Another up-and-down Mitch Trubisky effort offers little in the way of clarity

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The Seahawks’ Bradley McDougald tips Mitch Trubisky’s pass in the second quarter Monday night. (Photo by Jonathan Daniel/Getty Images)

The Bears were playing the Seahawks on Monday night, yet Chiefs quarterback Patrick Mahomes hovered over the proceedings at Soldier Field like a drone.

So unfair. Also, so true.

Mahomes threw six touchdown passes against the Steelers on Sunday, giving him 10 touchdown passes in the first two games of the season. This can’t be overstated: Mitch Trubisky has not thrown 10 TDs in two games.

The Bears traded up to get Trubisky with the second overall pick of the 2017 draft. The Chiefs traded up to get Mahomes with the 10th pick of the 2017 draft.

Trubisky’s every move has been watched since he got to Chicago. Now his every move is being watched through a Mahomes prism.

It’s not good when you’re watching Bears-Seahawks and you think, “Mahomes makes that throw.” It is likewise not good when you’re watching a Bears game and you think, “I remember Jay Cutler throwing that exact same interception.”

But then Trubisky rolls out to his left and throws a strike to rookie receiver Anthony Miller for a 10-yard touchdown in the fourth quarter, and you chide yourself for your football shallowness.

Trubisky was up and down in the Bears’ 24-17 victory. He led a 10-play, 96-yard drive that ended with a three-yard shuffle pass to Trey Burton. He looked sharp on the drive, especially on a 17-yard scramble. He looked in control.

Then he went south the rest of the first half, tossing two interceptions, one on an underthrow and another on a tipped pass. He easily could have had another interception late in the half, when, under pressure, he tried to force a throw into the end zone.

“I’m trying to get over dwelling on plays too much,” he said. “I think it’s hurt me more than it’s helped me.”

He finished 25-for-34 for 200 yards and two touchdowns, his first TD passes of the season. And there were those two interceptions he doesn’t want to dwell on.

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“I’m really proud with how he handled himself from Play 1 to the end of that fourth quarter,” coach Matt Nagy said. “Every time, after any play, good or bad . . . he was phenomenal. His attitude was great. He didn’t worry about anything. That’s growth right there. That makes me happy to know that he understands that, hey, there are going to be interceptions.”

What does it all mean, besides that a portion of the Bears’ fan base is looking even more askance at general manager Ryan Pace than it already has been? It means as much as you want it to mean. If you’re of the mind that two games into Trubisky’s second season is too early to panic, it doesn’t mean much. If you’re of the mind that Trubisky is engaged in an arms war with Mahomes, it means air-raid sirens are going off in your world — a cold, cratered world populated by sad people in orange long underwear.

It’s not fair to be asking for greatness out of Trubisky yet. It’s absolutely fair to expect more good play than bad out of him. That hasn’t happened yet. He was off-target on several passes Monday night. He completed a lot of passes that a lot of NFL quarterbacks can complete.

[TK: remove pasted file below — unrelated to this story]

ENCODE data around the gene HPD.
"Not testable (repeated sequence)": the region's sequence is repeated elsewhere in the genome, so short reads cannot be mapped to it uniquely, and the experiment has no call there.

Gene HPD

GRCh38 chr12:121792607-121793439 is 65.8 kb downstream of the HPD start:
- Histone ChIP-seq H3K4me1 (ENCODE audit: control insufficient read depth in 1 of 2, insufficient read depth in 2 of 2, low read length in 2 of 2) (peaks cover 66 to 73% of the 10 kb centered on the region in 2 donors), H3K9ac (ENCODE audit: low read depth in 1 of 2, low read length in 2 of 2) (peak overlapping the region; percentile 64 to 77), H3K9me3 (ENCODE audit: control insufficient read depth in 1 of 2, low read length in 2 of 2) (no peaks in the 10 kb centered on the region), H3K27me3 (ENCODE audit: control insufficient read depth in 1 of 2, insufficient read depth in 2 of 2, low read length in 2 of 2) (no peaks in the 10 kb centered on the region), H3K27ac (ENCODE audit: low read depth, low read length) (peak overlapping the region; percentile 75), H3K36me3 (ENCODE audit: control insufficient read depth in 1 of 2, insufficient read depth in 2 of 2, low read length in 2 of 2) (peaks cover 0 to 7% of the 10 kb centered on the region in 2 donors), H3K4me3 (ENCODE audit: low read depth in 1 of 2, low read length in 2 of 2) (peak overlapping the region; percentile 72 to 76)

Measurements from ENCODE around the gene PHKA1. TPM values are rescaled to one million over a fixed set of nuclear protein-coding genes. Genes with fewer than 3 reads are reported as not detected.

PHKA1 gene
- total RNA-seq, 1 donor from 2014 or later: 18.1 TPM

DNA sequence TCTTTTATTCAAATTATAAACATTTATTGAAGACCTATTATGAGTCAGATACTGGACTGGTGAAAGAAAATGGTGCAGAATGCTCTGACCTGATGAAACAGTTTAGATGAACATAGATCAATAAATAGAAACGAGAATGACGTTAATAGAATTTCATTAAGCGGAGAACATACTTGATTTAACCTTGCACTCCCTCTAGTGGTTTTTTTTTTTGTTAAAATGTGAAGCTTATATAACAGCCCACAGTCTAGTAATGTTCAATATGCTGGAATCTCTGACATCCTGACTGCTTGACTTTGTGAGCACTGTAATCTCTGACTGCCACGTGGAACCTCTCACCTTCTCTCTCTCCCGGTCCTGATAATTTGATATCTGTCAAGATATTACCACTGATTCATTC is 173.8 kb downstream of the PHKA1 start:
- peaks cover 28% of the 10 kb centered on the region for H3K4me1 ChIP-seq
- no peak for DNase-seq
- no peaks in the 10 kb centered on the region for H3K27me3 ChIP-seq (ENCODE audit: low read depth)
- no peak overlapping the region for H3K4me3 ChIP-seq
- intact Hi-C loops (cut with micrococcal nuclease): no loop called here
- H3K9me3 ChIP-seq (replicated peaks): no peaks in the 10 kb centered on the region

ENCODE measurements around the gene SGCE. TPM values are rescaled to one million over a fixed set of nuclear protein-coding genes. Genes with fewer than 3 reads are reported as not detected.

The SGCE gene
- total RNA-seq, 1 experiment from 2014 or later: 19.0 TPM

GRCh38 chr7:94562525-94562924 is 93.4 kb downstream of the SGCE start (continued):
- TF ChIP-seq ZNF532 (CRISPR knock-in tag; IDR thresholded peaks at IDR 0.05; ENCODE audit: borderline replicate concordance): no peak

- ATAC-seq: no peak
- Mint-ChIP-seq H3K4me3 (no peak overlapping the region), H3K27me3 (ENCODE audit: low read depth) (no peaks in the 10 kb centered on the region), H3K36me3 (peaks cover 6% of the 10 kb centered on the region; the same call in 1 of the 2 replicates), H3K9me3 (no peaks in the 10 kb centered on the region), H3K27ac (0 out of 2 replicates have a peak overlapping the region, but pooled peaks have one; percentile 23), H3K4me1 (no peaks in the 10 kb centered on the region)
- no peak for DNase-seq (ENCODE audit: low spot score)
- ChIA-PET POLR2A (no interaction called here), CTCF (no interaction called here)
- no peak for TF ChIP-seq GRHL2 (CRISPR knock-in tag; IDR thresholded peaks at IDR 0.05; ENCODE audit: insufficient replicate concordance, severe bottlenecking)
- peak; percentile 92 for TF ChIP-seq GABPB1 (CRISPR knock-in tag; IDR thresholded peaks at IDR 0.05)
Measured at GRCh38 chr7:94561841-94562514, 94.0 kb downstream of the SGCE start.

That’s where we’re at with Mitch Trubisky.

He had a nice first half against the Packers in Week 1, then looked very much like a guy who hasn’t played in the NFL for very long. Against the Seahawks, he didn’t have the problem with happy feet in the pocket that he did against Green Bay. So there was some progress.

There were too many east-west calls from Nagy when going straight down the middle was the way to go. The design of the offense has not looked special yet. It looks like it’s built for getting a lead and sitting on it. Either Nagy is more conservative than he lets on, or his confidence in Trubisky is a few quarts low.

But that’s not why his quarterback struggled in the first half. He didn’t take advantage of the opportunities in front of him. The Seahawks gave up 470 yards of total offense in a Week 1 loss to the Broncos. They were without five starters Monday, including receiver Doug Baldwin, a Pro Bowl selection the last two seasons. This is certainly not the Seahawks team that won the 2013 Super Bowl.

Two games into this season, we have no better idea of what Trubisky is than we did at this time last season. Should we know? Maybe the better question is this: Can we extrapolate from 14 NFL starts where this guy is going to be next season — or in five seasons? The answers are no and no.

The Bears insist they’ve seen potential greatness in Trubisky. It’d be nice if they shared it with the rest of the class.

“This is going to be fun — it really is,” Nagy said. “I’m excited for our future together.”

Maybe Trubisky’s learning progression will be slower than Mahomes’. Or perhaps Mahomes will be a flare that lights up the sky for a while before burning out. It’s much too early to know.

And that’s the problem: We want to know now.

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